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# Function approximation solving a Vandermonde system

## Introduction

Every calculus student knows that working with polynomials is often much easier than working with more complicated functions. For example, it is easy to compute the derivatives of polynomials.

For this reason, among others, it is often useful to approximate more complicated functions with polynomials. In this case, we typically sample the function $y = f(x)$ at a set of points $\{x_j\}$ for $j=0,1,2,...,N$ to get a set of points $(x_j,y_j)$. In this situation, we want our polynomial $p(x)$ to got through, or inteprolate our data points. Approximating functions with polynomials is part of a specialized area of mathematics called approximation theory.

A common way to handle this situation is to use the Matlab command polyfit. We will also see how the Matlab command vander can be used to obtain the same set of coefficients.

clear all;
close all;

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## Function approximation using polynomials

In this example, we will approximate the

f = @(x) sin(2*pi*x);     % Function we wish to approximate

N = 10;                   % Degree of the polynomial

% Sample the function at a set of equally spaced points.
xdata = linspace(-1,1,N+1);
ydata = f(xdata);

Get the coefficients of the interpolating polynomial using polyfit

a = polyfit(xdata,ydata,N);

The resulting polynomial has the form $$p(x) = a_n x^n + a_{n-1} x^{n-1} + ... + a_1 x + a_0$$ where the coefficients $a_i$ are stored in the array a. To evaluate the polynomial, we use the Matlab routine polyval as follows.

xs = linspace(-1,1,200);   % set of points used to plot the polynomial
ys = polyval(a,xs);

plot(xs,ys,'r','linewidth',2);

hold on;
plot(xs,f(xs),'b--');    % Plot the original function

plot(xdata,ydata,'k.','markersize',30);
title('Function approximation using polyfit','fontsize',18);
legend({'Poly. approx.','f(x)', 'Sampled data'},'fontsize',16);

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## Approximating derivatives

To compute derivatives of the polynomial approximation, we need to be able to compute derivatives of a polynomial described by a set of coefficients. To compute the derivative of the polynomial obtained using polyfit, we use polyder as

clf;

fp = @(x) 2*pi*cos(2*pi*x);           % Derivative of f(x) = sin(2*pi*x)

a_deriv = polyder(a);                 % Differentiate coefficients

% Obtain the value of the derivative at a dense set of points
ys_deriv = polyval(a_deriv,xs);
ydata_deriv = polyval(a_deriv,xdata);

plot(xs,ys_deriv,'r','linewidth',2);
hold on;
plot(xs,fp(xs),'b--')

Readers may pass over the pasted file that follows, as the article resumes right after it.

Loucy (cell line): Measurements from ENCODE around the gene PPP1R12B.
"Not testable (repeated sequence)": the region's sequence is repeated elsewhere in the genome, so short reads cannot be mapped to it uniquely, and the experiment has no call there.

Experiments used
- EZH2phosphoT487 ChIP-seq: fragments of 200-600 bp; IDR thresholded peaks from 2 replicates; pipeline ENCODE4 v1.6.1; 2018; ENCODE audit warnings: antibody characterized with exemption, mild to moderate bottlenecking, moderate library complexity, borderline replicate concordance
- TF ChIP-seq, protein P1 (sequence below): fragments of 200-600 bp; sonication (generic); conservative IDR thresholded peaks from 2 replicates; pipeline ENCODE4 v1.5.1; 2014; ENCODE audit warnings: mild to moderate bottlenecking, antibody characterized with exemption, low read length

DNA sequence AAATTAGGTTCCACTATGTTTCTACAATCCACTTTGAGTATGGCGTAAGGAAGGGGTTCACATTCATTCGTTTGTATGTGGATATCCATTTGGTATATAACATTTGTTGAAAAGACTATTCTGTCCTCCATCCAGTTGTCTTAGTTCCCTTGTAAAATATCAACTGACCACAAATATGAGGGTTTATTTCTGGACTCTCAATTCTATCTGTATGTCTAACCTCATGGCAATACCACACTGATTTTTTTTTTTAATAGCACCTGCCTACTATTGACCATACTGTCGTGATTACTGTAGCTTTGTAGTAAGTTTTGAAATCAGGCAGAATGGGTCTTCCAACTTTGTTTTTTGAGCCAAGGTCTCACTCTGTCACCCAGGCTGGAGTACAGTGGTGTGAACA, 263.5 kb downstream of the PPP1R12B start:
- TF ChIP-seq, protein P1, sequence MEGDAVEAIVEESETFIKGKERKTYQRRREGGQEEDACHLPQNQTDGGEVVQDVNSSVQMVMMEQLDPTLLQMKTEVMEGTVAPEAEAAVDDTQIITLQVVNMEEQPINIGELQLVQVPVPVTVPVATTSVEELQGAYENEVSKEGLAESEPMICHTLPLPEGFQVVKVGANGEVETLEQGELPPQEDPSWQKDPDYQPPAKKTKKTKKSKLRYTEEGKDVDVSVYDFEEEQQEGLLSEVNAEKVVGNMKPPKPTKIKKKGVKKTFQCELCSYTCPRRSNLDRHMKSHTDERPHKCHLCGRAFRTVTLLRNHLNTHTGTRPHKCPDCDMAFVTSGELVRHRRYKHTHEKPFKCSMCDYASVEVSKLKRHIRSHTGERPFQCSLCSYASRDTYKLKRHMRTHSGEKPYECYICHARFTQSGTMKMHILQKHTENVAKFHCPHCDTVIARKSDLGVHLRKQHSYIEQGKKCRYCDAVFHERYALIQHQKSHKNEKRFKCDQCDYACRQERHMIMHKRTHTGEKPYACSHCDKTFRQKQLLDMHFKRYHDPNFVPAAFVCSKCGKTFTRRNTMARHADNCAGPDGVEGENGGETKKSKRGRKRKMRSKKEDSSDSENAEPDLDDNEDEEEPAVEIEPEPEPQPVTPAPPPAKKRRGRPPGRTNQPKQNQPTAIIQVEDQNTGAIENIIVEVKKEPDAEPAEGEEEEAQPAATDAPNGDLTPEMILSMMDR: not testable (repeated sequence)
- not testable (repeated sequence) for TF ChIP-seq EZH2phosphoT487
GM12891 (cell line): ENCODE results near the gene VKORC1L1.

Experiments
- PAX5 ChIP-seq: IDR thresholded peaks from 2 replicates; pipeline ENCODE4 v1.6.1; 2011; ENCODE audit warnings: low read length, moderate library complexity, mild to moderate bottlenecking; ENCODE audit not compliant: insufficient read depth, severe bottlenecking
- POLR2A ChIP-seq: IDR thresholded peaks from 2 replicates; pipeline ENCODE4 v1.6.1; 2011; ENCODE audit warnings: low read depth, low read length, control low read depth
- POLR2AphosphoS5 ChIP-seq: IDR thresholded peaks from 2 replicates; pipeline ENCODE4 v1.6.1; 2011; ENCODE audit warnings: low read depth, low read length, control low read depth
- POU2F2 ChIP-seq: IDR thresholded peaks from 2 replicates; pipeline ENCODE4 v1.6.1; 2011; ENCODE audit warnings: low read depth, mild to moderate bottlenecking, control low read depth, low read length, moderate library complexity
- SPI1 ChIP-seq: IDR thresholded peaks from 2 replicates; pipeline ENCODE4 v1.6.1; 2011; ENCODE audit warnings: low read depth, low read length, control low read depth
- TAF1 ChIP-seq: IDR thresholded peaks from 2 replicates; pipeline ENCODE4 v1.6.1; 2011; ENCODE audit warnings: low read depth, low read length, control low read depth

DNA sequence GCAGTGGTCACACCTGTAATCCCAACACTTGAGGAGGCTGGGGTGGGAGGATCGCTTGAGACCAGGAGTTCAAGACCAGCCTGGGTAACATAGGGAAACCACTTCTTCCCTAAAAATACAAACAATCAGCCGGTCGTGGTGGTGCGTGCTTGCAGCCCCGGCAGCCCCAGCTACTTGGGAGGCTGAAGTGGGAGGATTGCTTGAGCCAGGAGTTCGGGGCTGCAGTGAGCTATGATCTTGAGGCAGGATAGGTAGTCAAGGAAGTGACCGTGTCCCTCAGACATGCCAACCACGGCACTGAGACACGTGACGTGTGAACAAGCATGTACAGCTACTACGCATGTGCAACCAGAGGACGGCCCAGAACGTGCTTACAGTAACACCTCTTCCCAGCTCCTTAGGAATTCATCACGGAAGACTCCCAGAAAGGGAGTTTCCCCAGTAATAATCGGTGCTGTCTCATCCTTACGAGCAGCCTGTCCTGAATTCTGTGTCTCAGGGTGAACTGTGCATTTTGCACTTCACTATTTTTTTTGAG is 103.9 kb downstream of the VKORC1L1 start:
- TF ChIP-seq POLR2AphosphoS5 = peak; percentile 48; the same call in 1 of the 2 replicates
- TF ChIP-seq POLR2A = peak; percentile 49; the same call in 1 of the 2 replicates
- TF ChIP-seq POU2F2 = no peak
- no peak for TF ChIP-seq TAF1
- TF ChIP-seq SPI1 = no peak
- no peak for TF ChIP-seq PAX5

title('First derivative','fontsize',18);
legend({'1st deriv. approx.','f''(x)'},'fontsize',16);

Notice the scale on the y-axis. The derivative is quite large.

Continuing in this fashion, we can plot the second derivatives of each of these interpolants.

clf;

fpp = @(x) -(2*pi)^2*sin(2*pi*x);    % Second derivative of f(x)

a_deriv2 = polyder(a_deriv);         % Coefficients of the second derivative

% Obtain second derivative at a dense set of points
ys_deriv2 = polyval(a_deriv2,xs);

plot(xs,ys_deriv2,'r','linewidth',2);
hold on;
plot(xs,fpp(xs),'b--');
title('Second derivative','fontsize',18);
legend({'2nd deriv. approx.','f''''(x)'},'fontsize',16);

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## The Vandermonde system

The function polyfit solves the Vandermonde system, given by $$\left[\begin{array}{ccccc} x_0^n & x_0^{n-1} & ... & x_0 & 1 \\ x_1^n & x_1^{n-1} & ... & x_1 & 1 \\ \vdots & \vdots & \ddots & \vdots & \vdots \\ x_n^n & x_n^{n-1} & ... & x_n & 1 \\ \end{array}\right] \left[\begin{array}{c} a_n \\ a_{n-1} \\ \vdots \\ a_1 \\ a_0 \end{array}\right] = \left[\begin{array}{c} y_0 \\ y_1 \\ \vdots \\ y_{n-1} \\ y_{n} \end{array}\right]$$ We can write this system as $$V{\bf a} = {\bf y}$$ We can construct this system explicity using function vander.

V = vander(xdata);
a = V\ydata(:);

The set of coefficients we get are identical to those obtained using polyfit.

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## Lab exercises

For each of the following problems, use the vander function to answer the questions. Plot the data points and the curve you find.
1. Find the slope and the y-intercept of the line that passes through the two points $(-3.2, 1.2)$ and $(5.4,-4.3)$.
2. Find the maximum value of the parabola that passes through the three points $$(-3.2, 4.5), \quad (1.2,6.1), \quad (6.1,-3.4)$$

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